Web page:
Australia's unrelenting housing crisis is heaping pressure on service providers.
More than 100,000 people accessed homeless support services for the first time in 2022/23, with 55 per cent of them already homeless when they engaged with help.
One in four of those listed "housing crisis" as the main reason they were experiencing homelessness, while one in five referred to family and domestic violence.
Of all people accessing support, one in four said they were experiencing housing crisis, with one in three affected by housing affordability stress.
Homelessness Australia CEO Kate Colvin pointed out the amount of people exiting the support network to rough sleeping increased by 16 per cent.
"These figures are a stark and alarming indicator of how the deepening housing crisis is pushing more Australians to sleep in their car, pitch a tent or couch surf," she said in a statement.
"It's very hard to work or learn when you have no roof over your head or a real prospect of getting a home."
The Australian Institute of Health and Welfare's report found nearly two-thirds of specialist housing service users in 2022/23 had previously accessed them at some point after 2011.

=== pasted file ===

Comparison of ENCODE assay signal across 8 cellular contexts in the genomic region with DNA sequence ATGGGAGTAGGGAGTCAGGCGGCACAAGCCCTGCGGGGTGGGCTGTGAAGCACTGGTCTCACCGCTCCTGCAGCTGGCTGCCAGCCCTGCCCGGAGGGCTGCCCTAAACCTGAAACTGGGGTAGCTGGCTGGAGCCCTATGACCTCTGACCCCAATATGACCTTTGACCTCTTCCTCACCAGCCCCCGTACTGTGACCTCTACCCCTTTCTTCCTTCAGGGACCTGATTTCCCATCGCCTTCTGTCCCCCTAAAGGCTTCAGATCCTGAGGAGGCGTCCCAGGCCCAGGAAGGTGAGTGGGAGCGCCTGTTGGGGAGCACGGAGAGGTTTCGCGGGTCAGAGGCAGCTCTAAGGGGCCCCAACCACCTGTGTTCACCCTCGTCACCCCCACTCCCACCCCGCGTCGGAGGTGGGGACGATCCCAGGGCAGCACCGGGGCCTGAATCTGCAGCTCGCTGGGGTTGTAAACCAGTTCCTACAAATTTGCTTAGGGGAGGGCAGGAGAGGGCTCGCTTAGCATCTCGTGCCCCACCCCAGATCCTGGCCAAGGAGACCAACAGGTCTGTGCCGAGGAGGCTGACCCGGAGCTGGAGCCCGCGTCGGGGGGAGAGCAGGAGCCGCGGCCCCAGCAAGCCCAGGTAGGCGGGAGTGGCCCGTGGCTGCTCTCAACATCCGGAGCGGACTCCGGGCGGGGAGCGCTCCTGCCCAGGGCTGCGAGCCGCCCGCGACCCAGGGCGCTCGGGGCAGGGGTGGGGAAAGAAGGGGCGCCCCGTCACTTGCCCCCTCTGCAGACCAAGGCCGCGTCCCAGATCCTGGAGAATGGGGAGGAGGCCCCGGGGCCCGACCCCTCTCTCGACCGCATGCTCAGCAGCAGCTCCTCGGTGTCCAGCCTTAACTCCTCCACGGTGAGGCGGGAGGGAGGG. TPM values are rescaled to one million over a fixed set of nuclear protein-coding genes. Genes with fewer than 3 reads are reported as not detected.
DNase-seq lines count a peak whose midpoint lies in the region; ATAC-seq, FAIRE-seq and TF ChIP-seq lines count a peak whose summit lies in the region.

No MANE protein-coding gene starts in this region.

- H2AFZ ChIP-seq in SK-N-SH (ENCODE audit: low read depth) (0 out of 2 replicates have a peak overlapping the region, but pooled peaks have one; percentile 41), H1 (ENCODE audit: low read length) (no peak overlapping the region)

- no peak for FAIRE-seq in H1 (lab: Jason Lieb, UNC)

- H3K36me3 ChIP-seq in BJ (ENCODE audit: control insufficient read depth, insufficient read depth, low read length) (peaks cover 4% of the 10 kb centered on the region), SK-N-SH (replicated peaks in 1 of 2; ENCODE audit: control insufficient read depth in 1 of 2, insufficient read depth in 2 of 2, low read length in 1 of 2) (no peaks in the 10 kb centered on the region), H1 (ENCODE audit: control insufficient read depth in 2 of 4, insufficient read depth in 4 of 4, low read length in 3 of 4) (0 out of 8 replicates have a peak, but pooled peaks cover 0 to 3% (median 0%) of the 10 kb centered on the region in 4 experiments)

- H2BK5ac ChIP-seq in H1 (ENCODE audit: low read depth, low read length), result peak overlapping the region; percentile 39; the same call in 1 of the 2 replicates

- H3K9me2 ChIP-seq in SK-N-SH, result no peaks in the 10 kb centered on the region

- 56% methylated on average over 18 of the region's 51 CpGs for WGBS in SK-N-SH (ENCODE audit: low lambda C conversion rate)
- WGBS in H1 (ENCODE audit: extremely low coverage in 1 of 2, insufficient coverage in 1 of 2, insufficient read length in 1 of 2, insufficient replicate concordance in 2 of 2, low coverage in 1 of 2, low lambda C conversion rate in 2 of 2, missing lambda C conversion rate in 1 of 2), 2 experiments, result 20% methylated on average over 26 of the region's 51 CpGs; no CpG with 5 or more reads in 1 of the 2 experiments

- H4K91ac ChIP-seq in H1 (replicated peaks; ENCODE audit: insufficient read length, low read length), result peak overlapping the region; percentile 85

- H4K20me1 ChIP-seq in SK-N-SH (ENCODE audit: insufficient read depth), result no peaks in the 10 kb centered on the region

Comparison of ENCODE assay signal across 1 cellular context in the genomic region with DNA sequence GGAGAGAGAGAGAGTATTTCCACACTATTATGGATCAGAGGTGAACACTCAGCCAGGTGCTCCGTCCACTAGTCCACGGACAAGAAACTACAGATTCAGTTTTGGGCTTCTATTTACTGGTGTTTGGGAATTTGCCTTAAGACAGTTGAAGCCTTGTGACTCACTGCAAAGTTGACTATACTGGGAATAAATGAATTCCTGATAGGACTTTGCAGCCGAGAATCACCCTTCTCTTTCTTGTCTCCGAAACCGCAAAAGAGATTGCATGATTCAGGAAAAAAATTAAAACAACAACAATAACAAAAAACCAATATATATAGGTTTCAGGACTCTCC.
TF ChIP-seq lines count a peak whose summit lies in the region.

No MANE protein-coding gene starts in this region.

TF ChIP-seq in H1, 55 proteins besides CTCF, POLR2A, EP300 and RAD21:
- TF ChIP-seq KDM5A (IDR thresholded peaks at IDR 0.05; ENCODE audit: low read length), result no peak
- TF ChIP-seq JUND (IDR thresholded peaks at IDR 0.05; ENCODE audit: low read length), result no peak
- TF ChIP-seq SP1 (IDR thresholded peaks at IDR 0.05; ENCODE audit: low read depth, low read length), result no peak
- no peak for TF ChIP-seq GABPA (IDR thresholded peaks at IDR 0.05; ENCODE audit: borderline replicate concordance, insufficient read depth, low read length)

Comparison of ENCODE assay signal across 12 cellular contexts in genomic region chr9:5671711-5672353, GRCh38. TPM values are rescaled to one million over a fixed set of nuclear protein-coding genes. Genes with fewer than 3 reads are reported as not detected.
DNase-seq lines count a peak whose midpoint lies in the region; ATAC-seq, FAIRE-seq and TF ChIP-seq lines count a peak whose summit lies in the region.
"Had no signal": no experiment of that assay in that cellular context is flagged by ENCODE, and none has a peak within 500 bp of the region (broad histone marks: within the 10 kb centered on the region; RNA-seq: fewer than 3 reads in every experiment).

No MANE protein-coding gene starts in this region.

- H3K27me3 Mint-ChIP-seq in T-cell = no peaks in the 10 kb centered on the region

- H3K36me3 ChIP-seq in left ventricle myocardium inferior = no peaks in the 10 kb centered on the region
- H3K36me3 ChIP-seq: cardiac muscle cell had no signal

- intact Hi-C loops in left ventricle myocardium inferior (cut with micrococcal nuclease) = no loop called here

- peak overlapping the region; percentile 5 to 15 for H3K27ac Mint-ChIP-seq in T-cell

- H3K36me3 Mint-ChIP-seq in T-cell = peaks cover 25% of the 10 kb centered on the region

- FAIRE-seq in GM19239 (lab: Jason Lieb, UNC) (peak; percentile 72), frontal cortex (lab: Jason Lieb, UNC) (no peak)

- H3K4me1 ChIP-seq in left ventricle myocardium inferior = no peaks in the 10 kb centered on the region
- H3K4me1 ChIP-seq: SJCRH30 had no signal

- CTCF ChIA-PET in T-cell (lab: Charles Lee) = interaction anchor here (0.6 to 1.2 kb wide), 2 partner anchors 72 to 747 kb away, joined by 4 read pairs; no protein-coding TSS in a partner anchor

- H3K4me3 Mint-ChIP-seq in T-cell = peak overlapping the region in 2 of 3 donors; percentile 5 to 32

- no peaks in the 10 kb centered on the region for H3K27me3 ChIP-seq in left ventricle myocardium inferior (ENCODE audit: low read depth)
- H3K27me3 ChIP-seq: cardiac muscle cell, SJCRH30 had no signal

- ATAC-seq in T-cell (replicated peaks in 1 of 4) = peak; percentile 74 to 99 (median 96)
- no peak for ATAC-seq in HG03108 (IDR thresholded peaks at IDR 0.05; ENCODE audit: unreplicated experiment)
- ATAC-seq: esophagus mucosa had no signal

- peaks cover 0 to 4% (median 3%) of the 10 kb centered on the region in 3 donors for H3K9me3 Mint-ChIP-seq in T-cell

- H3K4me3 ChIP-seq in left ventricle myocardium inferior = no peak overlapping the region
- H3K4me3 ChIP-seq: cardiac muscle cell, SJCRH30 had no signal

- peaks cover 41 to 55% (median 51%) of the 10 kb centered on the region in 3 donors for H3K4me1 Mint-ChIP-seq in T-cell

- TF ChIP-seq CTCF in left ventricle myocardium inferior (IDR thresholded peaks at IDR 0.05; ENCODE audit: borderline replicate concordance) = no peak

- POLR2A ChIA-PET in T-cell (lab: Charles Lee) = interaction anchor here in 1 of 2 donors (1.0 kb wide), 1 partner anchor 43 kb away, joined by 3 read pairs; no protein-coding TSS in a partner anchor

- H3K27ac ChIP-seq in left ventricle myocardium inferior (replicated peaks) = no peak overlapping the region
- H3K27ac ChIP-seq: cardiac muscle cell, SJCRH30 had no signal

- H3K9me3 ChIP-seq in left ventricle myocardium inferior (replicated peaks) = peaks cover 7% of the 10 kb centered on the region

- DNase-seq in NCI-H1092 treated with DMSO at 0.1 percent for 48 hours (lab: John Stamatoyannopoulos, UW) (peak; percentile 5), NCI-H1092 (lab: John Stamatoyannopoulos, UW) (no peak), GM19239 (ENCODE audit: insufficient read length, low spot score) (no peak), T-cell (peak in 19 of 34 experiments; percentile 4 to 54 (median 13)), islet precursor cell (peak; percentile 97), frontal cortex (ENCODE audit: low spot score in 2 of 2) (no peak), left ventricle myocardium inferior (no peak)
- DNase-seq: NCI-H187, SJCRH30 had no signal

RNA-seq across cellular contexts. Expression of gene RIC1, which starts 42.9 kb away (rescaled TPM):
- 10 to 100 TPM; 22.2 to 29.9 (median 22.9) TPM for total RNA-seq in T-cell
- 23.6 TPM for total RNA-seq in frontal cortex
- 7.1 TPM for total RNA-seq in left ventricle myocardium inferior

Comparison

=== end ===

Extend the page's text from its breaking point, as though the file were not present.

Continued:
"For some people, a period of insecure housing can be short lived; for others, ongoing or chronic homelessness can be a feature of their lives," the report read.
"Even with the support of specialist services, people may experience homelessness for long periods of time or cycle in and out of homelessness."
The proportion of people already homeless when they engage with support services jumped by 17 per cent in 2022/23, with data also showing service capacity barely increased in the same period despite the extra demand.
Homelessness NSW CEO Dom Rowe says services are doing their best to keep up but it isn't enough.
"Homelessness services are so stretched they are having to turn away one in two people who knock on their doors and there are many more people who don't ask for help at all," she said.
"Frontline services do the best they can to keep people housed, but there are not enough homes and inadequate funding to keep up with demand."
Employment once protected Australians from homelessness, but Council to Homeless Persons CEO Deborah Di Natale said this was no longer the case.
"Soaring rents and the lack of social housing have eroded that buffer for many people," she said.
"And if it's difficult to keep a roof over your head while working full or part time. It's virtually impossible to do so on a very low or no income.
Northern Territory (404 clients per 10,000 population) had the highest rate among Australia's jurisdictions, with Victoria (148) ranking second.
Mental health issues affected 37 per cent of those accessing support, while 35 per cent had experienced family and domestic violence.
The federal government is taking submissions on a national housing and homelessness plan, expected to be released next year.
Homelessness Australia's submission called for a shared commitment to end homelessness within 10 years and halve it within five.
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Australian Associated Press